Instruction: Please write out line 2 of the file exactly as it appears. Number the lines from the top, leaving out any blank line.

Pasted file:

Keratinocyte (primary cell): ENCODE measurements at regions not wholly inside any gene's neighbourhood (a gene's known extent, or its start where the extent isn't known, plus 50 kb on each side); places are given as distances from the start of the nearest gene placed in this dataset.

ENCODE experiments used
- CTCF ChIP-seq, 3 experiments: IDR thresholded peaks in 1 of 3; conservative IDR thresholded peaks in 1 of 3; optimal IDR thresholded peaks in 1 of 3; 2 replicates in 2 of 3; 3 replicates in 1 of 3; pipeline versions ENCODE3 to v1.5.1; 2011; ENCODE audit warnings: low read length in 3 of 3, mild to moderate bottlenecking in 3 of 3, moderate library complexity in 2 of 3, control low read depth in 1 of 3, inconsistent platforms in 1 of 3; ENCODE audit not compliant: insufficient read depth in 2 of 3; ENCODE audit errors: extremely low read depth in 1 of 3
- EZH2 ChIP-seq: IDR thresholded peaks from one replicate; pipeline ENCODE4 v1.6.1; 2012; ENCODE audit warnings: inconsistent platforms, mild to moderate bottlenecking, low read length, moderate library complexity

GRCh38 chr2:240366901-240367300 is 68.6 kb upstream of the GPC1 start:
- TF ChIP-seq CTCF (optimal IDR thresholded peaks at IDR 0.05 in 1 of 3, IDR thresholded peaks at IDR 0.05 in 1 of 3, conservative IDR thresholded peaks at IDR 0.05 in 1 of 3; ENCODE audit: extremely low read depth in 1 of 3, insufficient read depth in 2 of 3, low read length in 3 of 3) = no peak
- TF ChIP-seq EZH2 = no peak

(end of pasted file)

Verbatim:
ENCODE experiments used